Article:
BLM response: Recipe

Ahead of a formal staff survey, the agency estimates that 19% of its 58 staff are from BAME backgrounds.

BLM response: Recipe

New initiatives

It became quickly clear that the appropriate response for us (outside clear acknowledgement to staff of our support for the BLM movement)  was twofold: first, proper and deep understanding of the issues; and second, a detailed look under our own agency bonnet, which included time spent talking to people and teams internally who identify as POC. We didn't want to go out with an arbitrary "black square" or "Recipe supports BLM" without first understanding the issues (in this country, in this industry and in our agency).

Recipe's Response – a Race Charter:

We felt that the most important thing for all agencies to recognise, Recipe included, is that the key objective must be to move to becoming an actively anti-racist agency. And, again, this requires understanding the institutional, systemic issues that we need to actively address. Systemic racism is complex, often subtle and muti-faceted. There's no single action that you can take, it requires a series of changes and actions. So we have put together a Race Charter, which outlines six key areas. This has been presented internally and we've set up a Race Council, which will be tasked with delivering the actions outlined. 

Recipe believes that its charter is a good starting point, but that the implementation of the actions is the important part. 

Our pledges in the Recipe Race charter are:

1. Making our commitment to change visible and transparent

While we spent time internally as a direct response to the BLM movement, we recognise the need (both for staff and for the industry as a whole) to make our actions, beliefs and pledges transparent and visible. And, in part, this is about sharing what we're doing – what's working, what isn't – with the industry as a whole so we can collectively learn and improve. 

2. Creating a genuinely inclusive culture 

Diversity is a result of inclusivity. Without inclusivity, diversity is meaningless. While we have a culture we're really proud of, and one that we have invested in managing and maintaining as we grow, we haven't explicitly and clearly called out inclusivity as part of this. For all staff, for new starters and for our clients, it's crucial that we have clear and tangible actions in place that ensure all employees feel included and valued, have clear development plans and equal opportunities. This includes a clear narrative on addressing racist actions and behaviours if they occur, how the agency responds, where employees can go if they experience it, and how the whole business can become allies.

3. Investing in education, learning and development

Although racism is systemic, it's not always widely understood nor always acknowledged. Education on race, unconscious bias and inclusion is vital to dismantle it. We'll be running a series of training programmes – from allyship to managing inclusive cultures – as well as partnering the likes of Creative Access. In addition to this, with so many great resources (written, AV, audio) available, we will be organising these and creating a digital “library”, which will be available to all staff, with some key content marked as mandatory for leadership and senior managers.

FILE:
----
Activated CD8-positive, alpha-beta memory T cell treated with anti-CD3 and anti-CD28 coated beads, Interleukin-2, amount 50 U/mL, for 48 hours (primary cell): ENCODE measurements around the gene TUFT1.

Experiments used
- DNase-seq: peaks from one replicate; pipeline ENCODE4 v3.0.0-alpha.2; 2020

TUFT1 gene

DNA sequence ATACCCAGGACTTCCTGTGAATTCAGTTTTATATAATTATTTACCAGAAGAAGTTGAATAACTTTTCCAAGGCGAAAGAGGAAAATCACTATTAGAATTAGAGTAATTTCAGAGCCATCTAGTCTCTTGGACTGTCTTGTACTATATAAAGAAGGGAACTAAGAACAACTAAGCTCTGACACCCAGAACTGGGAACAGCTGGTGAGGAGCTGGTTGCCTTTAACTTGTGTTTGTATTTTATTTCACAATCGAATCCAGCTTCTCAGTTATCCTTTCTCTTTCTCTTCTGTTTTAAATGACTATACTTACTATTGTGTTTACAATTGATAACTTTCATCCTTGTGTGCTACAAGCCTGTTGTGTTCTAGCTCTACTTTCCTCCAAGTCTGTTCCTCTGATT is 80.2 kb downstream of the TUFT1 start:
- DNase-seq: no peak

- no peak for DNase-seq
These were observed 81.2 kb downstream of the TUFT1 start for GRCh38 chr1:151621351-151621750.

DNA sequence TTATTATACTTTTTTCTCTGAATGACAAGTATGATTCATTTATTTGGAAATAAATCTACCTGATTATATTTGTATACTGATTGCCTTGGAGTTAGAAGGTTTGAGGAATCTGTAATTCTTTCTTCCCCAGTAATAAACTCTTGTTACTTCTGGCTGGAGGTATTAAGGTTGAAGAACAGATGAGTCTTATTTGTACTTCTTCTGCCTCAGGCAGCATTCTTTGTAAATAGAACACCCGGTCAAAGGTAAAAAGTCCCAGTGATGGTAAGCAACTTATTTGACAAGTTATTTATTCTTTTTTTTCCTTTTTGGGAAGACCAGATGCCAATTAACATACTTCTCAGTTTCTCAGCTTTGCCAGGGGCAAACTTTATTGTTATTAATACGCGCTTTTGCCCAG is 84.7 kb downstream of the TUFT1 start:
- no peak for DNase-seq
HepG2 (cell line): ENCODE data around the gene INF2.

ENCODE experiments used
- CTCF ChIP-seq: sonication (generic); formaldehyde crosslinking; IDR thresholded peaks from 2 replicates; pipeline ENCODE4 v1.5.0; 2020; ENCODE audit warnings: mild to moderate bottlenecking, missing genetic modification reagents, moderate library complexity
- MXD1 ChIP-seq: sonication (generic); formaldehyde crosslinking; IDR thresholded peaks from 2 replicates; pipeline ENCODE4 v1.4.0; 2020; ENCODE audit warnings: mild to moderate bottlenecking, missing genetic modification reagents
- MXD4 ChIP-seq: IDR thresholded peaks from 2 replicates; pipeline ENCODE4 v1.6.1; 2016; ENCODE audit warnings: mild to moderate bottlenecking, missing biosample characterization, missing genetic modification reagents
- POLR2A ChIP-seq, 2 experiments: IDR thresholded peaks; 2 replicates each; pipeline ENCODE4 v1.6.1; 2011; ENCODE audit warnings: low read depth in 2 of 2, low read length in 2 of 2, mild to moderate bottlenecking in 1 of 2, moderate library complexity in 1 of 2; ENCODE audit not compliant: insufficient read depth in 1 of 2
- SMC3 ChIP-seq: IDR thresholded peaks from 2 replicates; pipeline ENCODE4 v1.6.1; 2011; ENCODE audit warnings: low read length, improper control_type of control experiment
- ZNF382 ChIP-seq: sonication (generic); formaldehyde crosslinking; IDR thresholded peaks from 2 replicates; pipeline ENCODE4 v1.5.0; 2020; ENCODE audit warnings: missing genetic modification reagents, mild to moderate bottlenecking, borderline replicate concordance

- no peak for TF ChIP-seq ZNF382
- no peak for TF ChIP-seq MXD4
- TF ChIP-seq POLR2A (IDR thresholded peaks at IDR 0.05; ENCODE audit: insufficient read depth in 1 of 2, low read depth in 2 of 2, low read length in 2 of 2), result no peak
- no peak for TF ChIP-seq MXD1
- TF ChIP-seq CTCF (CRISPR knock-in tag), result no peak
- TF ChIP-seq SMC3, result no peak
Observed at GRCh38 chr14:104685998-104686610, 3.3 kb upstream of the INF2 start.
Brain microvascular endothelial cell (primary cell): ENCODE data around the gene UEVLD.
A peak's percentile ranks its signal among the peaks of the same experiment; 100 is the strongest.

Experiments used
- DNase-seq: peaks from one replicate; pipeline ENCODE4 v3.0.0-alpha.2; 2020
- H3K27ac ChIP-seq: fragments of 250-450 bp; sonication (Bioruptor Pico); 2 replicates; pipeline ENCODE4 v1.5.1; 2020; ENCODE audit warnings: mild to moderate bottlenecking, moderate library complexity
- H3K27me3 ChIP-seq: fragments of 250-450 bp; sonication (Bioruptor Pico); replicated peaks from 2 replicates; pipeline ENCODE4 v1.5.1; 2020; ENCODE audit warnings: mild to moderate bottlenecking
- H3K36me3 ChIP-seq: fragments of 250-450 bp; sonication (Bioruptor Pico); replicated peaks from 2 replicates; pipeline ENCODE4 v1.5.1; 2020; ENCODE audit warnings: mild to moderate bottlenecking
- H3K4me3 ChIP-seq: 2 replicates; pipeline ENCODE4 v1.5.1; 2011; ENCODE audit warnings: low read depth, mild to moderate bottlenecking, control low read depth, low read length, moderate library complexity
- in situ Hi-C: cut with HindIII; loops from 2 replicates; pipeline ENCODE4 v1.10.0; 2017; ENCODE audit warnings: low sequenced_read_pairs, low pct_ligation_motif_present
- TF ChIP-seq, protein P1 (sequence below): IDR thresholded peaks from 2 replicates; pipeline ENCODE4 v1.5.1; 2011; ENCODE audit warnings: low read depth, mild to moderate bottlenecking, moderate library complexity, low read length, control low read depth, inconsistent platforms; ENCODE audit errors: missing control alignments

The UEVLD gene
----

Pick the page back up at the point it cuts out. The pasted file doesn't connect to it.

4. Reinventing both recruitment and outreach

There's clearly a problem of proper diversity within the industry, and one cause of this is a lack of targeted/active outreach and recruitment mentalities and processes, which help perpetuate the problem. We want to tackle this through training on unconscious bias, outreach partners, paid internship programmes and a far more “conscious” recruitment approach.

5. Create and empower a Recipe Race Council

As mentioned, this is a crucial element of our charter – one that creates a centralised function for delivering the charter actions. But also one that acts as a "go to" space for race-related issues. We're also very aware that we can't see this initial charter as a “job done” – it will require constant evolution. Our Race Council will allow us to continue to evolve our actions over time.

6. Setting clear and accountable goals

This was the final area and in some ways the simplest. Behind the charter is a desire to make changes to our business to improve diversity and inclusivity. So we'll be asking all employees to complete a short survey, which will encompass both qualitative measures on how inclusive the agency feels as well as quantitative measures on how diverse our organisation is. The survey will run each year and the results will be shared each time with the whole agency.

Existing initiatives

While Recipe is not a racist organisation (that became clear throughout internal discussions), we had never formally or explicitly talked about this issue, nor had we clearly set out any action plans to improve either diversity or inclusivity. This was a clear sign that we weren't doing enough (overtly) to be actively anti-racist.

BAME pay gap

Ahead of a staff survey, an initial "top-down" survey showed no pay gap.

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